Group drums up support for rent control

ACORN Canada and NSCAD students discuss tenants' rights and keeping the rent down

SUNSCAD president Sarah Trower (left) and ACORN activists Evan Coole (centre) and Shay Enxuga (right) get excited about fighting for rent control in N.S. (Photo: Claire Ciel Zimmerman)
SUNSCAD president Sarah Trower (left) and ACORN activists Evan Coole (centre) and Shay Enxuga (right) get excited about fighting for affordable rent in N.S. (Photo: Claire Ciel Zimmerman)

If you’re a renter in Nova Scotia, you may be better off living in a trailer park. That’s the only place you’ll find rent control in the province, says activist Evan Coole.

ACORN Canada is hoping to change that, with the help of students fromNova Scotia College of Art & Design.

On Thursday, Coole and fellow ACORN member Shay Enxuga met with a small group of NSCAD students at the university’s Granville Street campus to discuss tenants’ rights and the affordability of apartments in Nova Scotia.

Rental rates in Nova Scotia used to be limited to a set allowable increase each year, but the policy was eliminated in 1993.

Right now, landlords can increase rent on apartments by as much as they want, even for continuing tenants. However, rent can only increase once per year, on the anniversary of the lease, according to the Residential Tenancies Act.

ACORN Canada represents low and moderate income families through community action. The organization is planning a rally for rent control outside the Nova Scotia Legislature in the new year. At Thursday’s meeting, Coole and Enxuga tried to arouse interest in the rally.

Coole says the issue of rent control is particularly relevant because of Halifax’s recent Irving shipbuilding contract, which will bring in many new residents and propel real estate development.

“With that influx in population and a new workforce, it’s likely that rents are going to go up, and go up significantly,” Coole says.

Many students struggle to pay the rent they already have. “The cost of rent is a part of the cost of post-secondary education,” Enxuga says. “For the students who take on student loans or student debt, an increase in rent means an increase in the cost of education and an increase in long term debt.”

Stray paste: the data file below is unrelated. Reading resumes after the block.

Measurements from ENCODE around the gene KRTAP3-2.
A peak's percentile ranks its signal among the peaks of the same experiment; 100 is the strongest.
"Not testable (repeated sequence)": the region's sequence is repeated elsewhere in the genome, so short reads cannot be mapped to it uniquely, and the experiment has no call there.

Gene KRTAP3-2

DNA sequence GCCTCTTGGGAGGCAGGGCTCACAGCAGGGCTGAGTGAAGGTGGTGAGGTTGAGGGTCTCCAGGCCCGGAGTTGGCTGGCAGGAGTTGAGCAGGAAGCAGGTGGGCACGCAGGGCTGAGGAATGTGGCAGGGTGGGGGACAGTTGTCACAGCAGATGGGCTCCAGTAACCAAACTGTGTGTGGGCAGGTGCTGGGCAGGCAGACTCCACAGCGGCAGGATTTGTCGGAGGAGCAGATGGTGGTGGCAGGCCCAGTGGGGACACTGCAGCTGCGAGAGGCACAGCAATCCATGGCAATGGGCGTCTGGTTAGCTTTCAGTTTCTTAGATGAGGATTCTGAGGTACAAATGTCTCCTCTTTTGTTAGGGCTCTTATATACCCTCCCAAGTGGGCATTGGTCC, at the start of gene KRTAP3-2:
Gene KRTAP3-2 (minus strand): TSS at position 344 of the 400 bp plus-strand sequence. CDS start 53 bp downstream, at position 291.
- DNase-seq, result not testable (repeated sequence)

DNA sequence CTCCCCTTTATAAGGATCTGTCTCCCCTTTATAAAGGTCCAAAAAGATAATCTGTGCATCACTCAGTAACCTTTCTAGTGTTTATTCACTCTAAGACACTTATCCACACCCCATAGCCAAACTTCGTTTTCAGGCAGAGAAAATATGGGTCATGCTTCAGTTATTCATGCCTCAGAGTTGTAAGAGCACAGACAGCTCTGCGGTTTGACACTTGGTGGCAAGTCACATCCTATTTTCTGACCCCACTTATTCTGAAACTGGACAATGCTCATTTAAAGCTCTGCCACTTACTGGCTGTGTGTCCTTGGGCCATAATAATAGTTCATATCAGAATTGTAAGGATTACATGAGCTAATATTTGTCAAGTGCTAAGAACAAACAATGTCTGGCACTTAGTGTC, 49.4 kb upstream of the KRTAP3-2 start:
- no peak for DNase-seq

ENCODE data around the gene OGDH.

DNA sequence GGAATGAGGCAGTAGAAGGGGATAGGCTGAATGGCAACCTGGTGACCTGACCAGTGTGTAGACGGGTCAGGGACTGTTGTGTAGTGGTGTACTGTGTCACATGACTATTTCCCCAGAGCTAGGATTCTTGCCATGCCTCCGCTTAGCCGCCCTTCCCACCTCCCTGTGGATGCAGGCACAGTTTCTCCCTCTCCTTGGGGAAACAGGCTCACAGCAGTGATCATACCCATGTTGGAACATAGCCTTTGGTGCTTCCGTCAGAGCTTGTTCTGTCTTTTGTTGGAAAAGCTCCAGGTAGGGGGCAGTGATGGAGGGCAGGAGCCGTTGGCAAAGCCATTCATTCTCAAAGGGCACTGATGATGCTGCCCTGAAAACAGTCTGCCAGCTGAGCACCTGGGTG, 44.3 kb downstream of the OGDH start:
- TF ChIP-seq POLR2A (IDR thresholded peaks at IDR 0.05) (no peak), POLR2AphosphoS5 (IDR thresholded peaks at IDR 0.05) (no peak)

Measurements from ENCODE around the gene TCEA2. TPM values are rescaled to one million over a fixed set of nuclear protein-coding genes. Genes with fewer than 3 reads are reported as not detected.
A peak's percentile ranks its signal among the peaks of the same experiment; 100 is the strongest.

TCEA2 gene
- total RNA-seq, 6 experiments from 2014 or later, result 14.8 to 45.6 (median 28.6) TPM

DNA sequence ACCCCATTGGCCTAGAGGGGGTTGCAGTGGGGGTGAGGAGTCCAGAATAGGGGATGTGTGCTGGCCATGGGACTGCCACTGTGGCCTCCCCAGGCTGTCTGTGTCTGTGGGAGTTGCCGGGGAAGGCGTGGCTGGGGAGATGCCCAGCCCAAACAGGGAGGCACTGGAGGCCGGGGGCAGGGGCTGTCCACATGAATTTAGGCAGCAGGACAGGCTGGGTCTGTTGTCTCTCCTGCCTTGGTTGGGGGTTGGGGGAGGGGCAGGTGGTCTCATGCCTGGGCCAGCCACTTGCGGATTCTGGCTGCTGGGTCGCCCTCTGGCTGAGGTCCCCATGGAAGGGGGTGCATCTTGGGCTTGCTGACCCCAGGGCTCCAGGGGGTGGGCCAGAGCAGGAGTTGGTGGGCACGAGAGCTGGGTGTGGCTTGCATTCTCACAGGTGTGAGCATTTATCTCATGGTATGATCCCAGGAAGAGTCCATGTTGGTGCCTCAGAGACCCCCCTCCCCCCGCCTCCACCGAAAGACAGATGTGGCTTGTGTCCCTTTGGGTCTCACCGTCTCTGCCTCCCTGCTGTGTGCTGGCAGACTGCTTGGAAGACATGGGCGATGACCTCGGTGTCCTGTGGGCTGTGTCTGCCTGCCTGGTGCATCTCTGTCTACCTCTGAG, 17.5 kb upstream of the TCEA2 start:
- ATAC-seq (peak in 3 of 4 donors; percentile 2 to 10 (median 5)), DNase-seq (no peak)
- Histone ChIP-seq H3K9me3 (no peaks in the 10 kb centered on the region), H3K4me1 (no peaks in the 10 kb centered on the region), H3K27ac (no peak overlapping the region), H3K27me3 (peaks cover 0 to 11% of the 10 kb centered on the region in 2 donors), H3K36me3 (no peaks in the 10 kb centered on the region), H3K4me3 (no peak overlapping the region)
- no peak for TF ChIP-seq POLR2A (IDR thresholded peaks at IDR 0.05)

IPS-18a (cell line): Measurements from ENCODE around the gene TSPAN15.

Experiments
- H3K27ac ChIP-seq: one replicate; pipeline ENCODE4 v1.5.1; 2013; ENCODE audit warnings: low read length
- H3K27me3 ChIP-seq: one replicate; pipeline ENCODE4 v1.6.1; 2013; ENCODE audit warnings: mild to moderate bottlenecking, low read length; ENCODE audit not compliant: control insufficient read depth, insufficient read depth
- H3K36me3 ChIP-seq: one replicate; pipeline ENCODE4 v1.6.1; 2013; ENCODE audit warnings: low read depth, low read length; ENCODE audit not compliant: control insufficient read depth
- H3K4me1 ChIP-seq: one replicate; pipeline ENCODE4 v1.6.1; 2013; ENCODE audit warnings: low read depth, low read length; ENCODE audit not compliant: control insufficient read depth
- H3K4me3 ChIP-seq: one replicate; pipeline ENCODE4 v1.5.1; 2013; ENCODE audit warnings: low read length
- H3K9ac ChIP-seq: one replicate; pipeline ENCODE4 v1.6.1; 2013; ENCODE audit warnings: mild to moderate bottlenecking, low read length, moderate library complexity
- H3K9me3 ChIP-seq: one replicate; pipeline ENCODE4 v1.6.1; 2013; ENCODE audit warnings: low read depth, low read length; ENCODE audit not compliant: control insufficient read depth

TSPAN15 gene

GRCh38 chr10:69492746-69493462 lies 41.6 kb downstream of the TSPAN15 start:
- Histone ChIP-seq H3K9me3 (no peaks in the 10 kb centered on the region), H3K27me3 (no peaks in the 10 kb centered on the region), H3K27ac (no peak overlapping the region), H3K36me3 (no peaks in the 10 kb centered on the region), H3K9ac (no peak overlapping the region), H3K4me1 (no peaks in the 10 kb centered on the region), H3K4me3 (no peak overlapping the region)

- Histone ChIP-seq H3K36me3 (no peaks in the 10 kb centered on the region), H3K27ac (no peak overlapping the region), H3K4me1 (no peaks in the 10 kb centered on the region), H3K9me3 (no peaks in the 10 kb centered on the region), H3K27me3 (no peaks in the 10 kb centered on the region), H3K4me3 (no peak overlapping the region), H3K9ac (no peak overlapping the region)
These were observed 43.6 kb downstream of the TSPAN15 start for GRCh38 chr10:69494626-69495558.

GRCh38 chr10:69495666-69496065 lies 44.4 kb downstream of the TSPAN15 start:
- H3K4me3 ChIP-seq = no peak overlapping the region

Implementing rent control in Nova Scotia would be relatively simple, Coole says. It would require hiring two civil servants and spending $100,000 a year on their salaries. Rent control means landlords would have restrictions on how much they could raise rent per year.

According to the Canadian Federation of Apartment Associations, five provinces currently have rent control: Ontario, Quebec, BC, Manitoba and PEI. But rent control doesn’t mean the same thing everywhere.

In Ontario, for instance, buildings occupied after November 1991 don’t have rent restrictions, and landlords can always raise rent without restriction when signing a lease with a new tenant.

Ontario’s rent control policy has come under criticism for this “two-tiered system,” which tenants’ rights advocates claim has caused rent in downtown Toronto to spike.

In Nova Scotia, some politicians are open to reinstating rent control. Last year, Halifax city councillor Dawn Sloane said she would like to see Halifax examine the benefits and drawbacks of rent control. But Darrell Dexter said the government had no intention of re-introducing rent control in the province.

Rent control critics say such limits puts a greater financial burden on landlords to make up the cost of maintenance and repairs, which fundamentally leads to lower housing standards.

Fourth-year NSCAD student Nicole Giacomantonio lives at home to save money. She went to Thursday's meeting to learn and prepare for when she graduates and moves out on her own.
Fourth-year NSCAD student Nicole Giacomantonio lives at home to save money for when she graduates. She went to Thursday’s meeting to learn and prepare for when she has to pay rent. (Photo: Claire Ciel Zimmerman)

With an allowable yearly rent increase to adjust to inflation, Coole says maintenance costs wouldn’t be a problem. Or at least not more of a problem than they already are.

NSCAD student union president Sarah Trower, who organized Thursday’s meeting with ACORN, has put up with poorly maintained living conditions in the past. She recalls feeling there was nothing she could do to improve her situation.

For Trower, ACORN provides a way to change that. “It’s important to have a conversation about what we can do to take control of these sort of situations where it seems like we have none.”